The next day, I met Lina on our way to the park, and I couldn’t wait to ask her about the upcoming wedding. “Lina, I’m so excited about the wedding, but I don’t know what to wear. Can you help me?” I asked.

Lina smiled and said, “Jessica, for weddings in Morocco, women usually wear a traditional dress called a ‘takchita.'”

“Takchi… what?” I asked.

“Takchita!” Lina repeated, laughing. “It’s a beautiful dress that shows our culture and style.”

I was interested but didn’t know what a takchita looked like. Lina showed me pictures on her phone. The dresses were colorful and had pretty designs. They were so beautiful!

“But where can I buy a takchita?” I asked, wanting to find the perfect one for the wedding.

Lina explained, “In Morocco, many women prefer to have their takchitas made just for them. Skilled tailors can create a dress that fits you perfectly and shows your style.”

I felt excited thinking about wearing a special takchita. “Lina, the wedding is in two days. Can I get one made in time?” I asked hopefully.

Lina laughed and said, “Jessica, making a takchita is like creating a work of art. It takes time and skill. It usually takes at least 10 days to make one. But don’t worry, we’ll find a solution. Let’s look for options together!”

I hurried home to tell my mom about the takchita. She was in the living room reading a book. I couldn’t wait and said, “Mom, I found out what to wear for the wedding!”

Mom smiled and asked, “That’s great, Jessica! What did you find?”

I explained about the takchita, a special Moroccan dress for weddings. I didn’t know where to find one, but Mom remembered something. “I remember now,” she said excitedly. “Nassima, the lady who works at the riad, talked about takchitas. She said we can rent them for special occasions.”

I felt so happy. It seemed like everything was falling into place. Mom called Nassima right away. She asked for directions and, to our surprise, Nassima offered to go with us to find the perfect takchitas.

The next day, Nassima met us at the riad with a warm smile. We explored the vibrant streets of Marrakech, guided by Nassima’s knowledge. We found a lovely boutique tucked away in a busy alley. Inside, the dresses were colorful and smelled like fabric. The owner was friendly and welcomed us. With Nassima’s help, we picked out the perfect takchitas for the wedding.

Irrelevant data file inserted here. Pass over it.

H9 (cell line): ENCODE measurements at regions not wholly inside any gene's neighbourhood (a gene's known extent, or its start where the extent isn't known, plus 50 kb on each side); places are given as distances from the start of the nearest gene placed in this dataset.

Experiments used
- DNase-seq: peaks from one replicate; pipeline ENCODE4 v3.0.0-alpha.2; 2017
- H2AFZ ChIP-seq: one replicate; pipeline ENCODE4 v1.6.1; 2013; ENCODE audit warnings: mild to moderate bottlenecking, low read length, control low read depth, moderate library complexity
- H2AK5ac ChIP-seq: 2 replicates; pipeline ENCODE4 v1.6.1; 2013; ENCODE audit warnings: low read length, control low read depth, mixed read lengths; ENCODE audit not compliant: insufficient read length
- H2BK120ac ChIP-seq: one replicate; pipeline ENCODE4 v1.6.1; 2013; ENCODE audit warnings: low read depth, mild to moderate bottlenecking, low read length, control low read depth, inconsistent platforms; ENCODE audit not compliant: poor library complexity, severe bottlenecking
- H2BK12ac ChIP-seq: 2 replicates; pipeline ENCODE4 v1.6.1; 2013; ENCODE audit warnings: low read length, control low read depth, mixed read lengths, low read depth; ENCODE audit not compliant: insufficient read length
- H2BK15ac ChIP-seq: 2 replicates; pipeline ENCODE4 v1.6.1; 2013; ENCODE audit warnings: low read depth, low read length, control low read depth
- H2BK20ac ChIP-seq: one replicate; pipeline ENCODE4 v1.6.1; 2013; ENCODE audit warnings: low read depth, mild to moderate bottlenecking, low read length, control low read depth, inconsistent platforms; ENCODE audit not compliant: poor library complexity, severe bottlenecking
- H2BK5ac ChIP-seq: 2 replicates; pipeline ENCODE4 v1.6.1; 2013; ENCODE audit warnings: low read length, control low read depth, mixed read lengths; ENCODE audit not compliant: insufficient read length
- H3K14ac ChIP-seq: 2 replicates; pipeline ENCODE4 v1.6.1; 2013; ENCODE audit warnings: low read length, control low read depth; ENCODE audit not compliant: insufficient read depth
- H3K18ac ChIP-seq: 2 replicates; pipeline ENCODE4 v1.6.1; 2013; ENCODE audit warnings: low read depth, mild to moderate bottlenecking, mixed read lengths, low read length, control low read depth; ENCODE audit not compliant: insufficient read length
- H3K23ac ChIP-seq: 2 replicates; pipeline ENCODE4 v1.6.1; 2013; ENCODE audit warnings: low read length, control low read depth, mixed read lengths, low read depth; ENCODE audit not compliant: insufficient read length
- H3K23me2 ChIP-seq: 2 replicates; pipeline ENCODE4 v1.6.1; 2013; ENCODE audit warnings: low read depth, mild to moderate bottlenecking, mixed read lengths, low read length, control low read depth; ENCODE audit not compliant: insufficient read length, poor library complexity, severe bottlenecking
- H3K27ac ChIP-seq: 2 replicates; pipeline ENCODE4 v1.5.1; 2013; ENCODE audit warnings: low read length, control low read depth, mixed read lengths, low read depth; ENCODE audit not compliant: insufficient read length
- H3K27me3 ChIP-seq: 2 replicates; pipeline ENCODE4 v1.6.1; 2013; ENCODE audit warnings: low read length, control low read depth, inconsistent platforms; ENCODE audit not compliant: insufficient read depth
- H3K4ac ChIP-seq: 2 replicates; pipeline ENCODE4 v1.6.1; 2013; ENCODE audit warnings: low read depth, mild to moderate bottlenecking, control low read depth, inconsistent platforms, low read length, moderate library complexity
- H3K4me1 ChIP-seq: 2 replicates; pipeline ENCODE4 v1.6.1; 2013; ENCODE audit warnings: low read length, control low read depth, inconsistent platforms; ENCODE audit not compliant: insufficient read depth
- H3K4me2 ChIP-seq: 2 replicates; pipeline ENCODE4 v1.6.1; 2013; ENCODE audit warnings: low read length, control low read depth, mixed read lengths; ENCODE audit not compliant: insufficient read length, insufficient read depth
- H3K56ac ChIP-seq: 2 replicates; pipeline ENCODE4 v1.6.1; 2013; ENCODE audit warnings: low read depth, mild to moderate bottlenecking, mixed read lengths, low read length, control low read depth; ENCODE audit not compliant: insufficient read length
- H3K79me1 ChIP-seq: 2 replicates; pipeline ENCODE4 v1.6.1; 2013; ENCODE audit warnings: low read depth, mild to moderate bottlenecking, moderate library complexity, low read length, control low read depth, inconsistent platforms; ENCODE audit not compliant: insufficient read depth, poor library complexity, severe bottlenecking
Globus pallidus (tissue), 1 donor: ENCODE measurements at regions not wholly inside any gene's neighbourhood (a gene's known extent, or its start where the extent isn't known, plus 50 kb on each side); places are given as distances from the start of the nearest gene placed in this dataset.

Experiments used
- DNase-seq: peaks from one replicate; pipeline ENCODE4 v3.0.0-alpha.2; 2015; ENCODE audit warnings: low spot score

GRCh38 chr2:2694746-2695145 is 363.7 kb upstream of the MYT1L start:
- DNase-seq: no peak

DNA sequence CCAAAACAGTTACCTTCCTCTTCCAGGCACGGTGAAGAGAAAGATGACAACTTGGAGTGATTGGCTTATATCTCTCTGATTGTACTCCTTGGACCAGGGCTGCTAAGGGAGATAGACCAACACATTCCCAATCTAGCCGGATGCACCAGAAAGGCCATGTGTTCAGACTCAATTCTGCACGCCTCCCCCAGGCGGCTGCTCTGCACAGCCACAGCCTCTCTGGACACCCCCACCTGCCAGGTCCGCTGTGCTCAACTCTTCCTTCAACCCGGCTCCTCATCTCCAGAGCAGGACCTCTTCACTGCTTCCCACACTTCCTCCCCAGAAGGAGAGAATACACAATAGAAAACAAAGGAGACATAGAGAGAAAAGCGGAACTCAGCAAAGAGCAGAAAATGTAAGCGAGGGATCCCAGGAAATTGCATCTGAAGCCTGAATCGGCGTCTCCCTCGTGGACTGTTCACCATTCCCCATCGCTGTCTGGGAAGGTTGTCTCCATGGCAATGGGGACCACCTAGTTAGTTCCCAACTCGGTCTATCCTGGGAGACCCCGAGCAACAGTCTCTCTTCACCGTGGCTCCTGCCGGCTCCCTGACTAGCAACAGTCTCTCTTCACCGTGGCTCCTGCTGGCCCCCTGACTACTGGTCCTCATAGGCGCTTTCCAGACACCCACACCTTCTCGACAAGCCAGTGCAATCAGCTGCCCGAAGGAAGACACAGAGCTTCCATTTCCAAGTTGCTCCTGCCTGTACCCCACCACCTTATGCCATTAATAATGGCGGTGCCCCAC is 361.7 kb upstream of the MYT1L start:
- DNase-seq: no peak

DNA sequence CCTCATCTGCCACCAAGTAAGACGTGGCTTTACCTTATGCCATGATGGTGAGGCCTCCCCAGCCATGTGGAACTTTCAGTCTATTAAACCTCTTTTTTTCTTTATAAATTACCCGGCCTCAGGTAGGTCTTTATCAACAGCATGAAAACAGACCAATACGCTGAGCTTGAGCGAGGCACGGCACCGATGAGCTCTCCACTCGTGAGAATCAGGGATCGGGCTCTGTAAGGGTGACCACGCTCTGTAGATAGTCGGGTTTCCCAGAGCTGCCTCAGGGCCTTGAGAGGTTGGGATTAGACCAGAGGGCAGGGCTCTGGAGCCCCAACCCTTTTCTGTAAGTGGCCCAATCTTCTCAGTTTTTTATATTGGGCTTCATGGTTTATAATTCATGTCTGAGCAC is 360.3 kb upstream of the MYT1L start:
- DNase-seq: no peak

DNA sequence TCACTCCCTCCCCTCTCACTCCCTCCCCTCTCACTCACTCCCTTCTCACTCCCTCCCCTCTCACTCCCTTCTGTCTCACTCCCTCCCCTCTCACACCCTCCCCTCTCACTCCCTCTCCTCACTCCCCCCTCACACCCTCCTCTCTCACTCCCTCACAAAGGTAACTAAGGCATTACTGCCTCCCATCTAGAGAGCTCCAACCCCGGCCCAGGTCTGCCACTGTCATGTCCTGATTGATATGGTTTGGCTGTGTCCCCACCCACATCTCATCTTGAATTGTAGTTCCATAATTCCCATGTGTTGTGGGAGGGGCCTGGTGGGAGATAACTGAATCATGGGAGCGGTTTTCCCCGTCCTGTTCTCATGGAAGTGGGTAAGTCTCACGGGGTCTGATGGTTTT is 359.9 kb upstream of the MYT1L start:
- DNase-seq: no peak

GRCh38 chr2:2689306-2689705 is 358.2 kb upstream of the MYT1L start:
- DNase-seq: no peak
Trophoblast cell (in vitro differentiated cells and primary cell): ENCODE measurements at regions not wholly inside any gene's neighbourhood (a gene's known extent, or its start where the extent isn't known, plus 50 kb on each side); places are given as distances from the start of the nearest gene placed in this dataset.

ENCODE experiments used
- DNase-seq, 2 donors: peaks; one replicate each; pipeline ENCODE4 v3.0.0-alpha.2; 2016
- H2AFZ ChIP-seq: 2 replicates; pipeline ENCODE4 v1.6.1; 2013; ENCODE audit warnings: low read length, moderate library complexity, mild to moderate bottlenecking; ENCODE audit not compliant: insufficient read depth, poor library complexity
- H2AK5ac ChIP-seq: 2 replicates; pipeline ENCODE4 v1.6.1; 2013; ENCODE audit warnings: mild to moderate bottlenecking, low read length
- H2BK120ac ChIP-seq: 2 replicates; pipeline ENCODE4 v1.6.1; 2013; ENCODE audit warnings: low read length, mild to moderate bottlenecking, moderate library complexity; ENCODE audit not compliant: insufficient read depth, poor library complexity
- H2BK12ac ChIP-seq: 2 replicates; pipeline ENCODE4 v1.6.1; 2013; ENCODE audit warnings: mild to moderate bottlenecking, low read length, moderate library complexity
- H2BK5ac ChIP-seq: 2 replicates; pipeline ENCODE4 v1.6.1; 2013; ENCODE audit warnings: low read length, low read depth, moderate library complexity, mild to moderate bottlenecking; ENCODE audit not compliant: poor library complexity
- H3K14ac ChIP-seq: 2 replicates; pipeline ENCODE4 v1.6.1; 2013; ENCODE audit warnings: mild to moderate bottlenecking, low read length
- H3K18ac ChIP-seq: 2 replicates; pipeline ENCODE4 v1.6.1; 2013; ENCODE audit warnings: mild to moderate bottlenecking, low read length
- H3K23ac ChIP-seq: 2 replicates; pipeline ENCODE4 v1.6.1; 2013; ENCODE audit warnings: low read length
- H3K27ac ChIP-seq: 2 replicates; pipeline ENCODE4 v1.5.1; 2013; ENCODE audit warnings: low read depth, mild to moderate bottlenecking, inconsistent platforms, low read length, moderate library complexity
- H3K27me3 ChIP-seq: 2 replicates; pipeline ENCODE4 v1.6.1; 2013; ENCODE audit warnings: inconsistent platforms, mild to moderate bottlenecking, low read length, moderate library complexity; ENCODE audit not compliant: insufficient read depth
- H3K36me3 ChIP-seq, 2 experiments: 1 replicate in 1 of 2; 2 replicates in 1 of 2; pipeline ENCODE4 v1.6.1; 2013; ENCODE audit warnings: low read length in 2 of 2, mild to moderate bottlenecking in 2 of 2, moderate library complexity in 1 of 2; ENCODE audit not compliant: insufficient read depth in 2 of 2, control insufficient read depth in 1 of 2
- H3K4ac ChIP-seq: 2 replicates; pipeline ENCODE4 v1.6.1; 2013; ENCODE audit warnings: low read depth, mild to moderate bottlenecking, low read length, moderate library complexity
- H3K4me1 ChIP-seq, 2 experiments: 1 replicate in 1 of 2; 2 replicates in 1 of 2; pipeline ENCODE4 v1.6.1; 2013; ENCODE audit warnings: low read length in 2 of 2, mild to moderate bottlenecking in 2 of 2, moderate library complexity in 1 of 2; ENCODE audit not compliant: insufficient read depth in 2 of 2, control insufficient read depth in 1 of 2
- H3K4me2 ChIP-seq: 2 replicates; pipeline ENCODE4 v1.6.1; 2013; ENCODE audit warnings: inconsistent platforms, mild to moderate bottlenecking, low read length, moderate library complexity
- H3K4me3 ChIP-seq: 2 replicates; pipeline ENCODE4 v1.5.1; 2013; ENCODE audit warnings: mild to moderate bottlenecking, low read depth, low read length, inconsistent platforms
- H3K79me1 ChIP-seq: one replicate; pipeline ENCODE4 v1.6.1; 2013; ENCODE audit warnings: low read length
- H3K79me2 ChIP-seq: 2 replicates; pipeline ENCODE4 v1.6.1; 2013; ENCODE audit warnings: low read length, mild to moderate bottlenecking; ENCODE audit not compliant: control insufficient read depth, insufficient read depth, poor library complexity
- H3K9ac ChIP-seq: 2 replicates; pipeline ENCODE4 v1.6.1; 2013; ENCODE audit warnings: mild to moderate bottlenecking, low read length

On the wedding day, Mom and I went to a nearby salon to get our hair done. We talked about my brother, Jacob, who was on a trip with Yassine and his family. I wondered what adventures they were having.

The wedding was incredible. It was a celebration for women only. My dad joined the men in another place. The guests wore stunning dresses. The room smelled delicious with Moroccan food. It was a feast for the eyes and the stomach.

During the ceremony, the women chanted and made joyful sounds. I asked Lina about it. She explained that they were praising Prophet Mohammed. She even showed me how to make those sounds. I tried in a quiet room, but it was hard to get it right. Suddenly, Lina’s mom heard me and laughed. I felt a little embarrassed!

One thing that amazed me was that the bride and groom wore different outfits throughout the celebration. Each outfit was more beautiful than the last. It showed the rich cultural heritage of Morocco. I felt honored to take a picture with the happy couple, my mom, and Lina. It was a moment of pure joy, a memory that I would always treasure.

As I experienced the Moroccan wedding, memories of my aunt Grace’s wedding in the UK came to mind. Two years ago, I witnessed a beautiful ceremony in a grand church with elegant decorations and a peaceful atmosphere. The UK wedding was more formal, with everyone dressed in traditional Western wedding attire. The bride wore a white gown, and the groom looked handsome in a stylish suit. The atmosphere was calm compared to the lively celebration I had just experienced in Morocco.

In contrast, the Moroccan wedding was vibrant and full of energy. The venue was adorned with intricate designs and colorful fabrics. Men and women celebrated separately, with the women wearing beautiful takchitas. The air was filled with laughter, singing, and dancing, creating an electrifying atmosphere that kept everyone in high spirits.

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